In 1916, the US-based Society of Automobile Engineers defined a touring car as: “an open car seating four or more with direct entrance to tonneau”. Now I won’t pretend to know what a tonneau is but with greater access to reliable, more comfortable vehicles and greater road infrastructure, the auto-tour holiday was born.
Auto-touring in the Great Smoky Mountains has been a popular way to explore the region with Americans since the turn of the 20th century and Tom and I joined this traditional tourist trail. The national park encompasses over 800 square miles of pristine natural areas and over 270 miles of road. We headed up Newfound Gap, a stretch between Cherokee (as in Indian) and Gatlinburg – an oddly German area.
In Appalachian vernacular a ‘gap’ is a low point along a ridge or mountain range, and during the Newfound gap, riders can climb nearly 3,000ft from cove hardwood and pine-oak forest up to spruce-fir canopy. Just outside Cherokee, is the Ocanaluftee visitor centre with reconstruction of an early settlers farmstead.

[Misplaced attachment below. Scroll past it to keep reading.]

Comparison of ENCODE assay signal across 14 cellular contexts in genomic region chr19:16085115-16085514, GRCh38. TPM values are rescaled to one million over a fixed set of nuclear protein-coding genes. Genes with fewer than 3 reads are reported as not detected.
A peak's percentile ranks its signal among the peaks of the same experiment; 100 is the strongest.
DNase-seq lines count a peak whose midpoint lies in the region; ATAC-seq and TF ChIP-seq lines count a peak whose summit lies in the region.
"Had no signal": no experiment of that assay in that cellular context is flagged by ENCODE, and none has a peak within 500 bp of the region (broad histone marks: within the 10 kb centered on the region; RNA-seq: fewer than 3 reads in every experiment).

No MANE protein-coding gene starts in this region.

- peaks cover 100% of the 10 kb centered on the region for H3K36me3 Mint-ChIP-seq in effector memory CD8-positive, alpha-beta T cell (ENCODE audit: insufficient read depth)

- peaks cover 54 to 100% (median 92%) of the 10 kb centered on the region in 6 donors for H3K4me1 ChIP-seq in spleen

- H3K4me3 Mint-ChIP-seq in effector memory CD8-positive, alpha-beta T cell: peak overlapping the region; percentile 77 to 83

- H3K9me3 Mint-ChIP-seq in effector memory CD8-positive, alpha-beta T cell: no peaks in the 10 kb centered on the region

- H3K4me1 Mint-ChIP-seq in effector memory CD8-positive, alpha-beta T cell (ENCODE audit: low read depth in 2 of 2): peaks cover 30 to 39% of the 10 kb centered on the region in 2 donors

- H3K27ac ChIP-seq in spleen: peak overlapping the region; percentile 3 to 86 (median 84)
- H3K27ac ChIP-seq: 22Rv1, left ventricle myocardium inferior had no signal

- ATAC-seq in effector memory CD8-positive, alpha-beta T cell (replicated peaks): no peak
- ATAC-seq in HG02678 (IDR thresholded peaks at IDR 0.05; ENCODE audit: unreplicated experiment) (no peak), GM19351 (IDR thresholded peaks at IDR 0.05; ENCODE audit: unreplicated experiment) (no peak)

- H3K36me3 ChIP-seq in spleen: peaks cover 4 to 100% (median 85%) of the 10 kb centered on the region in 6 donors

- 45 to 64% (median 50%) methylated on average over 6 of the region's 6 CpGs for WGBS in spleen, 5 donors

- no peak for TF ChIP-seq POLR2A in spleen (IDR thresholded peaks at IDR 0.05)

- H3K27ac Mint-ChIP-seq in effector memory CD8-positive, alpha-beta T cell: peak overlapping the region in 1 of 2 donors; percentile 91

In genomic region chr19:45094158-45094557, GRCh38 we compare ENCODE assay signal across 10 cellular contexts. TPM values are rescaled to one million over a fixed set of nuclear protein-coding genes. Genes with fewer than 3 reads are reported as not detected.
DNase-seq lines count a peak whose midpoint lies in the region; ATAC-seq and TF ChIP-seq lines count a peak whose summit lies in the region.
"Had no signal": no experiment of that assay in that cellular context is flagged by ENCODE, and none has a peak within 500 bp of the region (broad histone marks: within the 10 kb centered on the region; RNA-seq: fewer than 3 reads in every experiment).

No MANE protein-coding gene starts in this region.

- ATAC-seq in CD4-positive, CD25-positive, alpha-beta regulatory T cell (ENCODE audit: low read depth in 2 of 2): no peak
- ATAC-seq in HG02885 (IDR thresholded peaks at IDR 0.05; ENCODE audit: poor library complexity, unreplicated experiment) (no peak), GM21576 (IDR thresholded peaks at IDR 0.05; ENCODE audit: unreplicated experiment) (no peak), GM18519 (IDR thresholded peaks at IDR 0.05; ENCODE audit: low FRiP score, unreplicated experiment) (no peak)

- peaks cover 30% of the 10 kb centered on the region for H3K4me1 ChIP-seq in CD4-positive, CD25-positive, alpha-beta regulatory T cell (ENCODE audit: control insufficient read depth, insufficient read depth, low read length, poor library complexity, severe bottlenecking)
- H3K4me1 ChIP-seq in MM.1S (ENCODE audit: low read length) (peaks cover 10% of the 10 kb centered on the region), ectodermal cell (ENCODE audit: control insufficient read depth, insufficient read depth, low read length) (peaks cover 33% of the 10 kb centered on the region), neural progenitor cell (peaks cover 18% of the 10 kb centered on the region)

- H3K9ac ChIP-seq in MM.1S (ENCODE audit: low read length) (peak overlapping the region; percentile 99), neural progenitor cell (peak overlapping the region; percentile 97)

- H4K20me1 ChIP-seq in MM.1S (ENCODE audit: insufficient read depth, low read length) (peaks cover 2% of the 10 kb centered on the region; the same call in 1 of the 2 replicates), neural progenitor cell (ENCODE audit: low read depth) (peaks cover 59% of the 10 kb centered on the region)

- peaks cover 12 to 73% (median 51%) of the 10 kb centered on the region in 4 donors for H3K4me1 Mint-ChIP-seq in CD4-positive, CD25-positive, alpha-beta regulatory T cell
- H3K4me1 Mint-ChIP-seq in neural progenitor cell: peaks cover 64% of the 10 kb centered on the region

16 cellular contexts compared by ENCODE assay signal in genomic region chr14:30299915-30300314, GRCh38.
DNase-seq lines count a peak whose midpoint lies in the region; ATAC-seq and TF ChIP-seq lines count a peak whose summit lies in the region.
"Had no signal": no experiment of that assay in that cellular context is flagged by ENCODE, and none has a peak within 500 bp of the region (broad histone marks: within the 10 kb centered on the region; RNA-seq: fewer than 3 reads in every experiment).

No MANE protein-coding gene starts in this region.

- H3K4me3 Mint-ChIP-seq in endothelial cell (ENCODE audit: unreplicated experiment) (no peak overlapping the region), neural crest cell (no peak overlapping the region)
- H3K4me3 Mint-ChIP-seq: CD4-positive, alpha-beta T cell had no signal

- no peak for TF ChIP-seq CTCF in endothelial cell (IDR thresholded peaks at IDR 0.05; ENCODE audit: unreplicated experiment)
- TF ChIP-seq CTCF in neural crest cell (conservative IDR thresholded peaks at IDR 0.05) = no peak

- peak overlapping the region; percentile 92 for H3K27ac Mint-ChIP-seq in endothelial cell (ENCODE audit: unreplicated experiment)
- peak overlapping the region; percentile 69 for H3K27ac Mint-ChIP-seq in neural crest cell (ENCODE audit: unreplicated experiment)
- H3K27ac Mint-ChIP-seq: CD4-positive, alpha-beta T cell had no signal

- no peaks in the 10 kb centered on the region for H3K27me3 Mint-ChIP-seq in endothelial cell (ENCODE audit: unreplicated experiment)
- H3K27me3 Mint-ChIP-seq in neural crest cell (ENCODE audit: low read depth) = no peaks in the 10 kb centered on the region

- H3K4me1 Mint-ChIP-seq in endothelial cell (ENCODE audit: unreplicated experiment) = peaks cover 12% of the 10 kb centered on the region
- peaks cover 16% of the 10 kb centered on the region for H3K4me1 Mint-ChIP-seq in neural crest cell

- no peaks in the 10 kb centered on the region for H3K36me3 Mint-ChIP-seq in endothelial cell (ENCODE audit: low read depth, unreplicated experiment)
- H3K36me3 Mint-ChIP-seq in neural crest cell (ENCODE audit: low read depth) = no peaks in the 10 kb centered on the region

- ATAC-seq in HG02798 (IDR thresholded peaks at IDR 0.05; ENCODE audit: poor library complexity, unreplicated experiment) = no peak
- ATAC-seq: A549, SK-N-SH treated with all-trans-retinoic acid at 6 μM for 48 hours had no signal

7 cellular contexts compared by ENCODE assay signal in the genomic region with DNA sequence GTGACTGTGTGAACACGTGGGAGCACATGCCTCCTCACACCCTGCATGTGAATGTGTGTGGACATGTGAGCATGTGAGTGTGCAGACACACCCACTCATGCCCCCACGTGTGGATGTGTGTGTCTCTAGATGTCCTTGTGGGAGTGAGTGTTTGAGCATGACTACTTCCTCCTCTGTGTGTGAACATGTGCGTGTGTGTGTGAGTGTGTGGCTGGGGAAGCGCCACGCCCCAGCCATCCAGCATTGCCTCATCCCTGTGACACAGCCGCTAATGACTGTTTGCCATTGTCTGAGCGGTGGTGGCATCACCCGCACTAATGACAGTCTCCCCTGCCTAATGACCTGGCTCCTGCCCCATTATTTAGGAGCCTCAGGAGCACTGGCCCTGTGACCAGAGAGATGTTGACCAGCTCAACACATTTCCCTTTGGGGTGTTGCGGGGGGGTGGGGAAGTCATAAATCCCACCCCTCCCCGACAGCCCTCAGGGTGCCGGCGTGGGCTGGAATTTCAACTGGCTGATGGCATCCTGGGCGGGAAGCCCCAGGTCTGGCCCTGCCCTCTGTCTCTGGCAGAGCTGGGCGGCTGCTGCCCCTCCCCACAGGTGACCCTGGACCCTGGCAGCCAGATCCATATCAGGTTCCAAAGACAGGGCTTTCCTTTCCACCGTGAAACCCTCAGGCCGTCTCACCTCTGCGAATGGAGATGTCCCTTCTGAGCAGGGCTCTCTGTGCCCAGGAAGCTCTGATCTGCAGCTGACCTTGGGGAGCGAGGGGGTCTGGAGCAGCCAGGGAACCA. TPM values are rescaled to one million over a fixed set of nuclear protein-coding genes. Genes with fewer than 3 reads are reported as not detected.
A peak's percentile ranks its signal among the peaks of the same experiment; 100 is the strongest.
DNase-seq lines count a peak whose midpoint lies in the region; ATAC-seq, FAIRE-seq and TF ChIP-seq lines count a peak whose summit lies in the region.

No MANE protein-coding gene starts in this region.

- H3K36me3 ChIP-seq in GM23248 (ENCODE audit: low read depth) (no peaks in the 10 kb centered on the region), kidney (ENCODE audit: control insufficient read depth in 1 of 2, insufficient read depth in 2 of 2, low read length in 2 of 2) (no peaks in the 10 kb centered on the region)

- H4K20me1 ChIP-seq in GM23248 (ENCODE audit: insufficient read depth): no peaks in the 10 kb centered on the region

Much of this area remained designated Cherokee land in 1800s, yet following the American Revolution and part of forced migration, most Cherokees were moved to Oklahoma Territory. The land was then opened up to newcomers, many 2nd or 3rd generation Americans with farming background looking for better and cheaper land to settle – most people saw this as conquering the Frontier. It was a hard life and if you’ve ever watch Nicole Kidman, Renee Zwelleger and Jude Law slog it out in Cold Mountain, which is actually set in this area, you’ll get the picture.
The rangers at Ocanaluftee are brimming with information about the area including wildlife, in short if you do see a bear try to make yourself as large as possible and if that fails use a big stick. And do be particularly mindful of wildlife when driving as they tend to have a mind of their own, just like the Elk herd that ambled across the road.
We ended our day, just like Kidman and Law, sat on porch of our log cabin in rocking chairs with beer in hand.